Few things are more ridiculous or waste more time than listening to two Christian denominations tear one another apart. Each, certain their "system" is the system Jesus intended His disciples to follow, argues from select passages of the Christian Scriptures.

Many churches still are ignorant (or in denial) of the discoveries and insights which scholars have been trying to share with us for more than half a century. As Father Raymond Brown reminded the priests of our diocese 25 years ago, "The historical Jesus of Nazareth had no intention of founding a church as we know it."

The fact that the first two generations of Christians expected Jesus' imminent return in the Parousia automatically rules out any argument that Jesus created our denomination and no other.

Who needed intricate systems of creeds and structures if Jesus' Second Coming was just around the corner? The centuries-long development of churches and denominations is far more complicated, and involved than most churches and denominations are willing to admit.

Basic message

Not only have we wasted time and created and embarrassing era of Christian history, but while we continued to argue over our various claims of uniqueness, mutually excommunicating and killing our opponents, we ignored the message the Sacred authors were doing their best to convey.

Their intention is clear: Each disciple or community of disciples must be critical of their own beliefs and actions before they can begin to critique anyone else. Almost every passage of Scripture was written to correct and instruct the specific community for which it was composed, not the enemies of that community. How else can we approach Sunday's three readings?

The author of Exodus (Ex 32:7-11, 13-14) is reminding his fellow Israelites about their apostasy, not condemning pagans for failing to follow Yahweh. God's own chosen People are "depraved...and have turned aside from the way." The people Yahweh liberated from Egyptian slavery are now "making for themselves a molten calf and worshiping it."

Scripture scholars agree: the Sacred Writer isn't brining up an event from the past to illustrate a history lesson, but is reflecting on this embarrassing episode to point out to the community for whom he's writing that they're guilty of the identical sin their ancestors committed 500 years before.

In the same way, the author who wrote I Timothy at the end of the first century (I Tim 1:12-17) uses the history of the person in whose names he writes, Paul of Tarsus, as a way to remind the members of his community that they should never let their sinfulness top them from following Jesus. "You can depend on this as wrothly of full acceptance," our Pauline disciple writes: "that Christ Jesus came into the world to save sinners. Of these, I myself am the worst. But, on that very account, I was dealt with mercifully."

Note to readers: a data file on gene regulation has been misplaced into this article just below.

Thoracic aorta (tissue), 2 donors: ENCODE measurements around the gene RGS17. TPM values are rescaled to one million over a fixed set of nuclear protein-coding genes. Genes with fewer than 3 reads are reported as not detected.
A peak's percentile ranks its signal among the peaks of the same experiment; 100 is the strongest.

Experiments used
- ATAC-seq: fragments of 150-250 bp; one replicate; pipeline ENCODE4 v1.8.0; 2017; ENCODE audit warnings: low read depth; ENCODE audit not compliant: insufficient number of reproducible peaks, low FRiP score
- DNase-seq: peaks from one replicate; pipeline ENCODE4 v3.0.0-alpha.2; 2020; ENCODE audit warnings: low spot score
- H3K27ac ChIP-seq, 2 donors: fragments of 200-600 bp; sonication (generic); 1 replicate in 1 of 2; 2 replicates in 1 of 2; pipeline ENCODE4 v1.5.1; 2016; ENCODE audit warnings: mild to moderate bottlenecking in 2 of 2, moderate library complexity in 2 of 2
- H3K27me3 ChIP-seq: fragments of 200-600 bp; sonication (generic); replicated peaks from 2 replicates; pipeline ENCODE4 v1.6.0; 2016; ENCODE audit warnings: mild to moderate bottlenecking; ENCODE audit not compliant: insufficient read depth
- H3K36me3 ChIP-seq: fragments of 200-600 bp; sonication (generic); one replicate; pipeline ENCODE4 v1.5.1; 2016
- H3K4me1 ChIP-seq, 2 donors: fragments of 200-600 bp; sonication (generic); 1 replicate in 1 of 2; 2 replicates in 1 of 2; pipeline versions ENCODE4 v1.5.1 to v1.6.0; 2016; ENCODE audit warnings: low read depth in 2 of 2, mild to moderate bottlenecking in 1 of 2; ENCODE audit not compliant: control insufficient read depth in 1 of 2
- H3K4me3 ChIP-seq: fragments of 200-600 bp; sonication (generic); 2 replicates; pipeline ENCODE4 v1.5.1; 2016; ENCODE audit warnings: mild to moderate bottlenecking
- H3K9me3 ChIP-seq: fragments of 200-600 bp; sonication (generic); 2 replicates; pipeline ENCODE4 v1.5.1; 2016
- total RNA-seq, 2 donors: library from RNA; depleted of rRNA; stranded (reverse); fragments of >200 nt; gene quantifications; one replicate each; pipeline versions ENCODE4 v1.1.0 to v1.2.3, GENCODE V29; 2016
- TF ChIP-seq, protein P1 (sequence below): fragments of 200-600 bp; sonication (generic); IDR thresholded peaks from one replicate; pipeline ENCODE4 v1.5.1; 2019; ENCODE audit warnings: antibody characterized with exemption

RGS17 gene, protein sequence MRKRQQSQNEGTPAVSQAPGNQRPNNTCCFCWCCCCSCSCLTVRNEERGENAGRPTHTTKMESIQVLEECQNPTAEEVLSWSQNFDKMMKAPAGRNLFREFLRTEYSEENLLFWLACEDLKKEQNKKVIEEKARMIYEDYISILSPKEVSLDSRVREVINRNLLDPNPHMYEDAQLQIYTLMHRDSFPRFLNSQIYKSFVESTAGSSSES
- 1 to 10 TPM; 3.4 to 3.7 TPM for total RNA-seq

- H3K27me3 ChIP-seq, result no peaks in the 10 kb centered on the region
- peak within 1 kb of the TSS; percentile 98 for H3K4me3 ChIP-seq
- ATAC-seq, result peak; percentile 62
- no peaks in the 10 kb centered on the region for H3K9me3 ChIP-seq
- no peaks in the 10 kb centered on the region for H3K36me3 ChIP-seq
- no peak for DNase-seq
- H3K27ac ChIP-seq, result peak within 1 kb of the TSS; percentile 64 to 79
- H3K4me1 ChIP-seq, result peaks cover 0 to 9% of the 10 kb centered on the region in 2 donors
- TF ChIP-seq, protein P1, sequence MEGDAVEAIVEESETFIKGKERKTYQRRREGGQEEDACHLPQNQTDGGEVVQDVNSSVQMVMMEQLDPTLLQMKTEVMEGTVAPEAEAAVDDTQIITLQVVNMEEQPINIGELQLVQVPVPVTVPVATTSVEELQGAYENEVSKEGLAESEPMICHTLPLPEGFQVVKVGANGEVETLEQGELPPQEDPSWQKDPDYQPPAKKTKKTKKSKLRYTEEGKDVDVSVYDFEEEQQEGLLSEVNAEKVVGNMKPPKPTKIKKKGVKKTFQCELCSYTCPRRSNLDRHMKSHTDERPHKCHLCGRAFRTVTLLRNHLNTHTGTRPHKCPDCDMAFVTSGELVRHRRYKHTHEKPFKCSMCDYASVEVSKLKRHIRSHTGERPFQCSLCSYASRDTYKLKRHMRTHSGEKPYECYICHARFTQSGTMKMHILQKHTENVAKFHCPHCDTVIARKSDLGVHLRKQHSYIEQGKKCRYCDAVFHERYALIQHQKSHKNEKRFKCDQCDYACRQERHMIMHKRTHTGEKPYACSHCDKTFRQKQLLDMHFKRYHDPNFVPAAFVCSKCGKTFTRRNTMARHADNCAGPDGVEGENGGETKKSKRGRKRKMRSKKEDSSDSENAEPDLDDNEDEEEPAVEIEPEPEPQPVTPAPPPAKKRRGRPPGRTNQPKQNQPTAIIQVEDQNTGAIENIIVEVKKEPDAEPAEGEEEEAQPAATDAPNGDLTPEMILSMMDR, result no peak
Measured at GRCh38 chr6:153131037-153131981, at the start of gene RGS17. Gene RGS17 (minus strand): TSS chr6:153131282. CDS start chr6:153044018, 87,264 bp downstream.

Parable son

Notice how different we hear the gospel when we put ourselves in the place of the Pharisees and the prodigal son's older brother instead of the place of the old man's reckless younger son (Lk 15:1-32). It's from just such a position that Luke imagines his readers hearing these three parables.

Some in Luke's community have fallen into the trap of trying to limit God's concern for and forgiveness of sinners. Why go out and search for such people? Good folk abound! Why waste time on that bad?

It's to the good, righteous, Christian folk that Luke directs Jesus' words: "There will be more joy in heaven over one repentant sinner than one 99 righteous people who have no need to repent." The evangelist reminds his audience that, as followers of Jesus, they're not to replace God's interest with human logic.

In the same way, God's forgiveness of others never depends on "evening things up" with us who need no forgiveness. Forgiveness is always unequal, as the prodigal father reminds his good son: "You are with my always and everything I have is yours. But we had to celebrate and rejoice! This brother of yours was dead, and has come back to life, was lost and is found."

Is it possible that we remain dead throughout our lives because we're always pointing our finger at someone who seems more dead than we? Only when we start to repent of our own situation can we begin to accept the life Jesus offers.

(09-10-98)